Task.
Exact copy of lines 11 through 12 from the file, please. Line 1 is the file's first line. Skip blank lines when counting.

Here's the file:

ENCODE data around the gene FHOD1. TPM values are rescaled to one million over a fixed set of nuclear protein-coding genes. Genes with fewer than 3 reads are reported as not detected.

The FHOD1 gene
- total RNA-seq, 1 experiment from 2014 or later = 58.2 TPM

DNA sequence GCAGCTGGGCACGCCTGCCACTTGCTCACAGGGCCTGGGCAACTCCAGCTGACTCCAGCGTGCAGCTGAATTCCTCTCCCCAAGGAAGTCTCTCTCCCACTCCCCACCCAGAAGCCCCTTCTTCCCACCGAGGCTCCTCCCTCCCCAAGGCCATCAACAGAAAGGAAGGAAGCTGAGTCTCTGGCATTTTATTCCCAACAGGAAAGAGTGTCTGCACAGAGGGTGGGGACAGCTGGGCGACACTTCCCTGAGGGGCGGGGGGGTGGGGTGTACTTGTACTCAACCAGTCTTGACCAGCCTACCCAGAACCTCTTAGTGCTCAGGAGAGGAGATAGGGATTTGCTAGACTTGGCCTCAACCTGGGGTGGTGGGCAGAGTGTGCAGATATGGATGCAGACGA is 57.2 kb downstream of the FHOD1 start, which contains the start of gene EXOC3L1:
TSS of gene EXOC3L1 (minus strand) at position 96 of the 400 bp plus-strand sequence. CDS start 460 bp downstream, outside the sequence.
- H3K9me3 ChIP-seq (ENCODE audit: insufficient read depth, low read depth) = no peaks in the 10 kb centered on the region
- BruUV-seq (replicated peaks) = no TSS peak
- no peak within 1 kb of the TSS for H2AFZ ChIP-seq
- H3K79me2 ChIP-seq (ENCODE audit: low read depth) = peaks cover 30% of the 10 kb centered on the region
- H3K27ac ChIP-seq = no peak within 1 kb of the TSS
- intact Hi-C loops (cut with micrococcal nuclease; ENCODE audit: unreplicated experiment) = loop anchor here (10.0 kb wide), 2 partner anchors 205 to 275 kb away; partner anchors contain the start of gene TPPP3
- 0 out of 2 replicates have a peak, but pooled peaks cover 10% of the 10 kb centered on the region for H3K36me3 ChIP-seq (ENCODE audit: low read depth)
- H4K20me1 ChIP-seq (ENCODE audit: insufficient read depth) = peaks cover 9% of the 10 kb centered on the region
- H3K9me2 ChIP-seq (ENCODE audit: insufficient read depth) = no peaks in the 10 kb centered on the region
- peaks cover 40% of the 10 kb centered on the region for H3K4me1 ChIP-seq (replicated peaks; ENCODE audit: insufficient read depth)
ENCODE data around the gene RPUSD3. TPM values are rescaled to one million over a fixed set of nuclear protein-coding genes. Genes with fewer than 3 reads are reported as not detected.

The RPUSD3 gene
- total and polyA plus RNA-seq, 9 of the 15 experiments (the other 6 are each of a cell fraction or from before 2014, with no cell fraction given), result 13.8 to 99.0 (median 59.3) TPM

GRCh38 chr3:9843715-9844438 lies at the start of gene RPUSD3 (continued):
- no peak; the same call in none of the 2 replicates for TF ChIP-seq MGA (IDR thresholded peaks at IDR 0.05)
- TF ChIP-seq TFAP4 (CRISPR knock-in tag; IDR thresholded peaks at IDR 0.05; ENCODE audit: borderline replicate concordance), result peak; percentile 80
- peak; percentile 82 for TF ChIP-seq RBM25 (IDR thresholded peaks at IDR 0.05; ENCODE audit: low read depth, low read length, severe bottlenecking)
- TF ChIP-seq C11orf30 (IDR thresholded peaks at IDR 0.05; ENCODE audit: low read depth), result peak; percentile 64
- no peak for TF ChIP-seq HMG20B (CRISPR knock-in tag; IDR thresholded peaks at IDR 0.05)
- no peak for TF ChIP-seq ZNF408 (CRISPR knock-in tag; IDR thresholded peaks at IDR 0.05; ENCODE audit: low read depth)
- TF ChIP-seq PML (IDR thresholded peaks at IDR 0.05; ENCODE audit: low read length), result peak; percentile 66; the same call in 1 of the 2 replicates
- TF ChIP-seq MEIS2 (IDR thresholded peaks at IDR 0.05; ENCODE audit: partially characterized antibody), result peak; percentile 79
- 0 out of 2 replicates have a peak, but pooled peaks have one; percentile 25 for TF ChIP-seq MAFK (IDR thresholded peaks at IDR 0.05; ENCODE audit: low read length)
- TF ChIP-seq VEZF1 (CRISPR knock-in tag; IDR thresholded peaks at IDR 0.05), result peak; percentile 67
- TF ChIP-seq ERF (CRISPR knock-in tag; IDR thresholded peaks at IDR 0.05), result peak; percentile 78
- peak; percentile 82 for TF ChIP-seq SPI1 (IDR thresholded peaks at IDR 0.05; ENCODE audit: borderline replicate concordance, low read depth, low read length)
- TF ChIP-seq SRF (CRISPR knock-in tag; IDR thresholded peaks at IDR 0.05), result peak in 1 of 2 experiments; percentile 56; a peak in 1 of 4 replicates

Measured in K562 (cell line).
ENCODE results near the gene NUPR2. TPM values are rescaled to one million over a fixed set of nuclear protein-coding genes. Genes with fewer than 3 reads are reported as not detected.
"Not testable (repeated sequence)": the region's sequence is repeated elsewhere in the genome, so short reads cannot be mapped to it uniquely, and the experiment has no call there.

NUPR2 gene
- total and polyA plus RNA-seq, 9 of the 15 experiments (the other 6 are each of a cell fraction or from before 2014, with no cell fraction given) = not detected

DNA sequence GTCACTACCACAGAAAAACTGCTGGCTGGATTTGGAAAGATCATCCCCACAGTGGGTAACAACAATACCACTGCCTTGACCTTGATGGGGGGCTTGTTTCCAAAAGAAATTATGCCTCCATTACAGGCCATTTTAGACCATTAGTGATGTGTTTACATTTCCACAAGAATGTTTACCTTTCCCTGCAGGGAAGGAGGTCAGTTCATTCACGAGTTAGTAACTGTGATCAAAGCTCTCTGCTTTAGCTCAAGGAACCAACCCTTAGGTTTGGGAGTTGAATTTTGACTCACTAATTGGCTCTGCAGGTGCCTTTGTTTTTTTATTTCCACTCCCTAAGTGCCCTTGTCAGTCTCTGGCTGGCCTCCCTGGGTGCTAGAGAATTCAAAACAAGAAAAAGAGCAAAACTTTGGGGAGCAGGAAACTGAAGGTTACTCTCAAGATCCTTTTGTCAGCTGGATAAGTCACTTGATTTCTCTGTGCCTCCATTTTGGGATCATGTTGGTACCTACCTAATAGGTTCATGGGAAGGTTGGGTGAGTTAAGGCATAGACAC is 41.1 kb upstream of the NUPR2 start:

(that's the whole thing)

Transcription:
- intact Hi-C loops (cut with micrococcal nuclease; ENCODE audit: unreplicated experiment) = loop anchor here (10.0 kb wide), 2 partner anchors 205 to 275 kb away; partner anchors contain the start of gene TPPP3
- 0 out of 2 replicates have a peak, but pooled peaks cover 10% of the 10 kb centered on the region for H3K36me3 ChIP-seq (ENCODE audit: low read depth)